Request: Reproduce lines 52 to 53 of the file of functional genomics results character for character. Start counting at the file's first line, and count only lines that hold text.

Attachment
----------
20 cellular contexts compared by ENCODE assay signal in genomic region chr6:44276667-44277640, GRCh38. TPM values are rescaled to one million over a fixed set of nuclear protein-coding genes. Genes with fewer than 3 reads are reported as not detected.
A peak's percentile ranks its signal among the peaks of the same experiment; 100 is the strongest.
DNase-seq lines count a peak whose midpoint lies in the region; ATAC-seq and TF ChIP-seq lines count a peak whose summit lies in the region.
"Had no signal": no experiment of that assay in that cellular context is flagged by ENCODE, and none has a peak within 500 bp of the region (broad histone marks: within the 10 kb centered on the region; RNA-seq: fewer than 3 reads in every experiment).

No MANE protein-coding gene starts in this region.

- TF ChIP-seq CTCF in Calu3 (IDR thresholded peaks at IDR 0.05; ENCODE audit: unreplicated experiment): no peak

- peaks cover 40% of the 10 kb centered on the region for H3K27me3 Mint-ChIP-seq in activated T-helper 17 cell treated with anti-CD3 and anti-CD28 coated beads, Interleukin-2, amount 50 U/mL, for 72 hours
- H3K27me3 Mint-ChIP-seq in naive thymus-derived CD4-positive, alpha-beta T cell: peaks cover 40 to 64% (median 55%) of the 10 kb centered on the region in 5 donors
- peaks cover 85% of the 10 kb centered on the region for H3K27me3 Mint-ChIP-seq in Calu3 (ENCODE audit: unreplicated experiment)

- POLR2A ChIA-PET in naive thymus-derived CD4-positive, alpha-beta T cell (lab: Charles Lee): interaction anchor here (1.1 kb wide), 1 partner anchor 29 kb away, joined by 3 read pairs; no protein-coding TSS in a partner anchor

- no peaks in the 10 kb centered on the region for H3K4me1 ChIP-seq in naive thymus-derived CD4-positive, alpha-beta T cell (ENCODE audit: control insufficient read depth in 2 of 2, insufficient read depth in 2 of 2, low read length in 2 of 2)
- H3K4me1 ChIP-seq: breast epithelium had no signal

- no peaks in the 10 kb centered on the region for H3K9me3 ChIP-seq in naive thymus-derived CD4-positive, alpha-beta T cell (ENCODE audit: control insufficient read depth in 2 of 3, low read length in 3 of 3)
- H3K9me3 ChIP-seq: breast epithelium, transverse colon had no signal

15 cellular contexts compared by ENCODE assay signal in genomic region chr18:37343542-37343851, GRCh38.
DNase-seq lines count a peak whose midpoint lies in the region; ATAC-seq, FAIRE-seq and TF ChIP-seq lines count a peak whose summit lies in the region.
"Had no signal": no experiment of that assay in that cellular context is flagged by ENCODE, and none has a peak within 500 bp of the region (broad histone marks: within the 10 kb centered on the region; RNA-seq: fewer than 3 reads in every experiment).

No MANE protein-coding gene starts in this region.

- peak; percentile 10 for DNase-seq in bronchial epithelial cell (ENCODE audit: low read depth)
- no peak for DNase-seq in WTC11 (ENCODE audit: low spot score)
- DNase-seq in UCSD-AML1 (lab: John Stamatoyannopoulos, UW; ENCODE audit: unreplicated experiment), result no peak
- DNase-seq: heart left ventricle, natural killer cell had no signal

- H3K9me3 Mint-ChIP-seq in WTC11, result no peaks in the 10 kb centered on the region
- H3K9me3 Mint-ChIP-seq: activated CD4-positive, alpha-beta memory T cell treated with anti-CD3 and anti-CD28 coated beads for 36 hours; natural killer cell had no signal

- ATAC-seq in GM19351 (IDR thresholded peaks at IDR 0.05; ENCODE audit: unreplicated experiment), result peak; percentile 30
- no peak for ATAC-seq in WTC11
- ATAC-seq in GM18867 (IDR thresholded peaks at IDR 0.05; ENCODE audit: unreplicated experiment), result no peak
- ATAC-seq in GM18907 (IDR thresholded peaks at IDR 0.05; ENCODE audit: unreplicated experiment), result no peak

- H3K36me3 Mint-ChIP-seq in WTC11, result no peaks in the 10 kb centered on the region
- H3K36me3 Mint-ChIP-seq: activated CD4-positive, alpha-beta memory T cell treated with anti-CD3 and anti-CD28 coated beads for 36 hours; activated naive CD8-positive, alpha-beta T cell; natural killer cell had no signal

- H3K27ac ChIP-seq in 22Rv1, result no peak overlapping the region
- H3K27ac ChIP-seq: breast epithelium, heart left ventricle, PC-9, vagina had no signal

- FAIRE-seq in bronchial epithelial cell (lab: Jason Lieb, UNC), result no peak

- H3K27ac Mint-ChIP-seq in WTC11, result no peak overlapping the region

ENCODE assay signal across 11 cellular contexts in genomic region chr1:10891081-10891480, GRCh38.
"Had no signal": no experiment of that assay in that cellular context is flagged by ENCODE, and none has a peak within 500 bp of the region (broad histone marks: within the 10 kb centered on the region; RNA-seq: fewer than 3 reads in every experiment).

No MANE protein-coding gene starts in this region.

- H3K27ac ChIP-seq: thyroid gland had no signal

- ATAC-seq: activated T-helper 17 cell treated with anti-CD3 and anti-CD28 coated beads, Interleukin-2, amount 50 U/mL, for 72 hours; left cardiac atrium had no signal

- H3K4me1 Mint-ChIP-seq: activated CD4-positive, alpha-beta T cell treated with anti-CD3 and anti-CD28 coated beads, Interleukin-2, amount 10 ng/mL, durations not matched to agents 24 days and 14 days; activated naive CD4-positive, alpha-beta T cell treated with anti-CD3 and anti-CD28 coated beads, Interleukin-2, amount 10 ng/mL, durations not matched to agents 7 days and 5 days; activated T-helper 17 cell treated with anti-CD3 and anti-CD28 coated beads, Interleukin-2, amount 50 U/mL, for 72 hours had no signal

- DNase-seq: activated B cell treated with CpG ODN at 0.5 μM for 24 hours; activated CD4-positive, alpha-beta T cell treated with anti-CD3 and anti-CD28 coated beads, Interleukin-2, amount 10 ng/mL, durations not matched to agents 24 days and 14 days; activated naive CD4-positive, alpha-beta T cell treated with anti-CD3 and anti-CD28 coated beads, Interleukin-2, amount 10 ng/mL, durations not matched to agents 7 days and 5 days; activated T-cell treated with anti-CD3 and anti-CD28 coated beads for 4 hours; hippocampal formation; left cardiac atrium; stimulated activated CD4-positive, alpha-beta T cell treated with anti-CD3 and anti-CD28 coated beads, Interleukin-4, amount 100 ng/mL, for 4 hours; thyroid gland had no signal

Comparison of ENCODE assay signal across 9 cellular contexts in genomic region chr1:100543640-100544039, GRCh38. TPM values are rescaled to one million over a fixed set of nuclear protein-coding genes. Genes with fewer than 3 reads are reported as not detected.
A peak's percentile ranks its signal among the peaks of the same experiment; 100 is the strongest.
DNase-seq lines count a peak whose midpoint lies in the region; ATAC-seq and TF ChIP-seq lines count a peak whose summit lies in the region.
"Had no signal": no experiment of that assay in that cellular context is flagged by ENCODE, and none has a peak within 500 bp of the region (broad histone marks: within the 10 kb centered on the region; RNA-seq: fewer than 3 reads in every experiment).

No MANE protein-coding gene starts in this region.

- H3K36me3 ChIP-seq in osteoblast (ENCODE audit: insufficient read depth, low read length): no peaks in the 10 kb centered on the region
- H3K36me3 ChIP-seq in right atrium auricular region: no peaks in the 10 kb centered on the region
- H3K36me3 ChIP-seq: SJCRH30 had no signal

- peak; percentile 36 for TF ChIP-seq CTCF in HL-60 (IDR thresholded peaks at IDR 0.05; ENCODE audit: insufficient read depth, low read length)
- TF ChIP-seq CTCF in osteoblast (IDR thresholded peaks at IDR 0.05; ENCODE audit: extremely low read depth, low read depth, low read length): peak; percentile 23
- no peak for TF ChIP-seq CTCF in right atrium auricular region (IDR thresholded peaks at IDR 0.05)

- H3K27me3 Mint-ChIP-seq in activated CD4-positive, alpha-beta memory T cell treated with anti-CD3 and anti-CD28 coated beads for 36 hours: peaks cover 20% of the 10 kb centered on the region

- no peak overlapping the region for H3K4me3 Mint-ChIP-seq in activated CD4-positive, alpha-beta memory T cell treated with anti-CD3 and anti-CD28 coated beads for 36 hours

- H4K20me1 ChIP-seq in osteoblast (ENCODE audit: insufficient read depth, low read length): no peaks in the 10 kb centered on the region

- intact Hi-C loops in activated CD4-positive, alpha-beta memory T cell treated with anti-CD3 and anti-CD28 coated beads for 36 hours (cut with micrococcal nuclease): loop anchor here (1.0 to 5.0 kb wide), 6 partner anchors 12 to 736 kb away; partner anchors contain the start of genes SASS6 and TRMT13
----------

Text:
- no peak for TF ChIP-seq CTCF in right atrium auricular region (IDR thresholded peaks at IDR 0.05)

- H3K27me3 Mint-ChIP-seq in activated CD4-positive, alpha-beta memory T cell treated with anti-CD3 and anti-CD28 coated beads for 36 hours: peaks cover 20% of the 10 kb centered on the region